Pinot Meunier is known for its approachability and tends to mature faster than Pinot Noir, making it essential for non-vintage Champagnes.
While these three grapes are the stars of Champagne, there are also lesser-known grapes permitted by the AOC, including Arbane, Petit Meslier, Pinot Blanc, and Pinot Gris. However, these are rarely used.
In contrast, other sparkling wines around the world may use a different set of grapes. For example, Prosecco is made primarily from the Glera grape, and Cava often uses Macabeo, Xarel-lo, and Parellada.
Chardonnay, Pinot Noir, and Pinot Meunier could (and can) of course be used to make up any kind of wine.
There are great sparkling Chardonnay wines from Australia for example but that's just one of the boxes that need to be ticked in order to be labelled Champagne.
The viticultural practices in the Champagne region are governed by strict regulations to ensure the quality of the grapes.
These rules are defined by Comité Interprofessionnel du vin de Champagne (CIVC) and the Appellation d'Origine Contrôlée (AOC).
- Vineyard Yields: The maximum permitted yield of grapes per hectare is set annually by the CIVC (Comité Interprofessionnel du vin de Champagne). This yield is determined based on market demand and weather conditions. For example, in recent years, the yield has been set at around 10,000 to 11,000 kilograms per hectare.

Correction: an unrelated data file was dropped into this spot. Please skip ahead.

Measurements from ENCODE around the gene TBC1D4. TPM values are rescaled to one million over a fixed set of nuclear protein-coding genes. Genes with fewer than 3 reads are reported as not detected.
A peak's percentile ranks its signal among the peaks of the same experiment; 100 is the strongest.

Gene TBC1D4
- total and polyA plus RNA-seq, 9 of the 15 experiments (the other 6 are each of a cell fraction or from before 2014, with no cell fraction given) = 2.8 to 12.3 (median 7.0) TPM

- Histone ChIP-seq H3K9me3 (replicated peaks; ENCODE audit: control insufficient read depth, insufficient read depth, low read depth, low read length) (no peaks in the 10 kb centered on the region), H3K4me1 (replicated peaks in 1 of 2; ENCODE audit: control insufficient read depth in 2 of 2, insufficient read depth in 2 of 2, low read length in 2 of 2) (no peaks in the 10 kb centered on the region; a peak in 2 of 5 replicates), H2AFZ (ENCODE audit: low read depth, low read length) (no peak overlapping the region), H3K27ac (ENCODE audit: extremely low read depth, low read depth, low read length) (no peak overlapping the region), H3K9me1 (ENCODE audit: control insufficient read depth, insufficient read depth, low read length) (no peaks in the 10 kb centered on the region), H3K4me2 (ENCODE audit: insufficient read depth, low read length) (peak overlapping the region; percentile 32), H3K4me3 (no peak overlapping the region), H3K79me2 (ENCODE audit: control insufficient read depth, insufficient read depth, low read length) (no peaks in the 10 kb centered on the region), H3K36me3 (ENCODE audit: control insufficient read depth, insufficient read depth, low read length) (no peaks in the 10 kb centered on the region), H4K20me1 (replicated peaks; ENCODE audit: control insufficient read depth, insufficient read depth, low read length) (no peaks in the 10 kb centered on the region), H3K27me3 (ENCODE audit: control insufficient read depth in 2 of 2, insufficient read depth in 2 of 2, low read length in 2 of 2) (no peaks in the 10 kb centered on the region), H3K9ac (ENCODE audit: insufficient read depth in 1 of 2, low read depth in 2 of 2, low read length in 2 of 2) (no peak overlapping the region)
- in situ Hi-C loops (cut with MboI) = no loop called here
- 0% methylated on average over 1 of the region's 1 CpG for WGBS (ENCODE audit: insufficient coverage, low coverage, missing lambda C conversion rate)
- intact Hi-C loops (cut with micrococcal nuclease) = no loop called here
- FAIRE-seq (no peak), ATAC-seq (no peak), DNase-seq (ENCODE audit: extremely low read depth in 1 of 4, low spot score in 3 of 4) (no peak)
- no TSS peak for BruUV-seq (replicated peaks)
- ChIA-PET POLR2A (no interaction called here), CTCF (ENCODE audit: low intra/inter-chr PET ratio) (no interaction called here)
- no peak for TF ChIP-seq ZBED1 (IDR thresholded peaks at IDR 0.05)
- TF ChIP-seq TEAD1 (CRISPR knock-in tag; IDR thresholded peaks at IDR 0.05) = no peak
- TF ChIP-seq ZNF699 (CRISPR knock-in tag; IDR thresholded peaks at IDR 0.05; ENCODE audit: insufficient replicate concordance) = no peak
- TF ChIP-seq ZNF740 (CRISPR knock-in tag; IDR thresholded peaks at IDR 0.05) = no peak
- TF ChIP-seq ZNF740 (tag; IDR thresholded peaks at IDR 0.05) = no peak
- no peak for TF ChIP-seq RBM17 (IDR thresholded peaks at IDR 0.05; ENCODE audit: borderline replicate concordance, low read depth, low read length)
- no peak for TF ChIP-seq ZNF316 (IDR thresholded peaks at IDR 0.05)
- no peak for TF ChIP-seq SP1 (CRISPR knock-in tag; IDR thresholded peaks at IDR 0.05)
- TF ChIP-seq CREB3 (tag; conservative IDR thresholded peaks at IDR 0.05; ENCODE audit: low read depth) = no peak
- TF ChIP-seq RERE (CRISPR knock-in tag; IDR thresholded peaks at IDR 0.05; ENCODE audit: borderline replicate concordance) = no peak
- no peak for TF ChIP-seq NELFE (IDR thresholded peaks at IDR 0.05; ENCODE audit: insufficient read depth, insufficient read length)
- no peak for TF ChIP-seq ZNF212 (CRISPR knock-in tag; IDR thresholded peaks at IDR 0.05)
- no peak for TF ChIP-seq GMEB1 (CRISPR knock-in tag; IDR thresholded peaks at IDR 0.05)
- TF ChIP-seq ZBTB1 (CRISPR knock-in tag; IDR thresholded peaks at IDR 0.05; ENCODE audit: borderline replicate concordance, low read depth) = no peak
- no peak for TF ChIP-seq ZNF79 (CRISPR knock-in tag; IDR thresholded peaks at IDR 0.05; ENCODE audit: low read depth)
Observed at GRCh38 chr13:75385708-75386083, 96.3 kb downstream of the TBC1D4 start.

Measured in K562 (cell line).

- Planting Density: The minimum planting density in Champagne is 8,000 vines per hectare. This high density is believed to create competition among the vines, forcing the roots to go deeper into the soil, which is thought to improve the quality of the grapes.
- Pruning: Pruning is essential to control the vigor of the vines and the size of the harvest. In Champagne, the most common pruning methods are Chablis and Cordon de Royat. These methods involve cutting back the canes to leave a certain number of buds that will produce the next harvest. The number of buds left after pruning is also regulated.
- Trellising and Training: The vines must be trellised and trained in a way that ensures good exposure to sunlight and air circulation. This helps to reduce the risk of diseases.